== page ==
In April, independent journalist Juliet Michelena Díaz of the Cuban Network of Community Journalists (RCCC) was taken into custody after photographing an operation of the Havana police. She was originally charged with “threatening a neighbor,” but the charges were elevated to atentado (terrorism) following the publication of her photographs and an accompanying report. In November, a judge declared Michelena innocent of all charges and she was released, having served six months in jail. In September, another independent journalist and former political prisoner, Bernardo Arévalo of the publication El Cubano Libre, de Hoy was twice detained by police and told to leave the country or face prison time. Many journalists from the independent news agency Hablemos Press also continued to be subject to harassment in the form of short-term detentions. The organization’s founder and director, Roberto de Jesús Guerra, was briefly detained in April; in June he was attacked by unknown assailants who appeared to have ties to the Cuban Department of State Security.

At the end of 2014, three journalists were serving prison sentences in Cuba. In March, independent opposition journalist Yoeni de Jesús Guerra García of the Yayabo Press agency, detained since October 2013, was sentenced to seven years in prison on charges of illegally slaughtering cattle—charges he claims were fabricated due to his reporting. Two journalists sentenced to prison in previous years also remained incarcerated: José Antonio Torres and Ángel Santiesteban Prats. Torres, a former correspondent for Granma, has been detained since 2011 and was sentenced in July 2012 to 14 years in prison for espionage after he published a 2010 article denouncing irregularities in the management of an aqueduct project in Santiago de Cuba and a 2011 article critiquing the instillation of fiber-optic cable between Cuba and Venezuela. Santiesteban, a writer and blogger, began serving a five-year prison sentence in 2013 for assault and trespassing. He alleged that the charges were fabricated by the authorities in retribution for his blog, Los Hijos Que Nadie Quiso (The Children Nobody Wanted), which was critical of the government. Both Guerra and Santiesteban say they have been tortured in prison.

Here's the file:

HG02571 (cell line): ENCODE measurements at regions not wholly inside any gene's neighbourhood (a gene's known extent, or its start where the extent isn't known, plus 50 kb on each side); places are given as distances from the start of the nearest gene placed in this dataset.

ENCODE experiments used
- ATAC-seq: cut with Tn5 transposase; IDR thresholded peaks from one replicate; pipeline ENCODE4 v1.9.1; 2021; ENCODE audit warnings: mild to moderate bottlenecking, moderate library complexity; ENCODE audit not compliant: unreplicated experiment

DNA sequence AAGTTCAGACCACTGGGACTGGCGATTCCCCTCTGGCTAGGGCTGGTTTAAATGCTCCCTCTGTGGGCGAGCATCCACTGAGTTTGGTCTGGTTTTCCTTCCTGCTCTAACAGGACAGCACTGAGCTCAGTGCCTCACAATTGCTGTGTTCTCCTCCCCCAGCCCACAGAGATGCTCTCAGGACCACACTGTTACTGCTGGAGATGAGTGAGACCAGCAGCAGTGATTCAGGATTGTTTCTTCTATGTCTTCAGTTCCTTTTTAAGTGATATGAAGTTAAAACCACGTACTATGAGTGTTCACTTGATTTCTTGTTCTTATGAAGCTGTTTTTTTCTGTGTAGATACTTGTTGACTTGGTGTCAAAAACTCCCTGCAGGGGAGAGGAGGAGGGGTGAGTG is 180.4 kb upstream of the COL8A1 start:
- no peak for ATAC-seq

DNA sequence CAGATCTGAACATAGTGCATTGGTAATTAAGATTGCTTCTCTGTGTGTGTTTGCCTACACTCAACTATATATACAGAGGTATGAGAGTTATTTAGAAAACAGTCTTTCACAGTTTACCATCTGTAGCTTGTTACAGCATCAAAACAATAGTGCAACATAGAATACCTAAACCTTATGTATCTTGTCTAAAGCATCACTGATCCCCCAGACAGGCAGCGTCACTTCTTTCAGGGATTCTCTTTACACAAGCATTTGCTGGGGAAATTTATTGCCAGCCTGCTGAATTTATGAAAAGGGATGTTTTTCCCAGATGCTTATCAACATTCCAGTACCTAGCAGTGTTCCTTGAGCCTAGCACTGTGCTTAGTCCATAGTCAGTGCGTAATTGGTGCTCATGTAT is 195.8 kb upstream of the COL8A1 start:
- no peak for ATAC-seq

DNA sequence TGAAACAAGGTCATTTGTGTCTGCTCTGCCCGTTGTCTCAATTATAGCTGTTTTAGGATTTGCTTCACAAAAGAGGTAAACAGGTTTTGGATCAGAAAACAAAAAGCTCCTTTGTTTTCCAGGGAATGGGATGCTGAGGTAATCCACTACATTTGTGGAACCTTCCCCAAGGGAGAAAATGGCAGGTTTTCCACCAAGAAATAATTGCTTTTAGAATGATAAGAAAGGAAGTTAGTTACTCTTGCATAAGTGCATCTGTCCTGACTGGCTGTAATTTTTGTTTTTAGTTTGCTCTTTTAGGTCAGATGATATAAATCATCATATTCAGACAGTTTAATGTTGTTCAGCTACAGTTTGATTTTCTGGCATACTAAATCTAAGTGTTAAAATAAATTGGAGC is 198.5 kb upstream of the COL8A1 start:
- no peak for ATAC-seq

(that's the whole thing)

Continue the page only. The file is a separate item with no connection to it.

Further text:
Economic Environment

The government owns virtually all traditional media except for a number of underground newsletters. It operates three national newspapers, five national television stations, six national radio stations, and one international radio station, in addition to numerous local print and broadcast outlets. All content is determined by the government. In October 2013, new editors who were considered less hardline were assigned to head the country’s two major newspapers, Granma and Juventud Rebelde (the paper of the Communist Party’s youth wing), as part of the Cuban government’s self-described process of promoting generational renewal to modernize the country’s newspapers and to reduce censorship and secrecy in the national media. Press reporting has shown itself to be more critical of problems in the country, though outright criticism of the government or political system is not seen. Reporting on foreign events is filtered through the lens of the Cuban government’s foreign policy objectives, with events in countries such as Russia, Syria, or Venezuela receiving sympathetic coverage in Cuban state media. In January 2013, the government permitted the broadcasting of Venezuelan news channel Telesur on the island. While the channel does not criticize the Cuban government, it does give viewers a look into the outside world. Cubans do not have the right to possess or distribute foreign publications, although some international papers are sold in tourist hotels. Private ownership of electronic media is also prohibited. A number of publications associated with the Roman Catholic Church are occasionally critical of the government and have emerged as key players in debates over the country’s future, including Espacio Laical, Palabra Nueva, and Convivencia.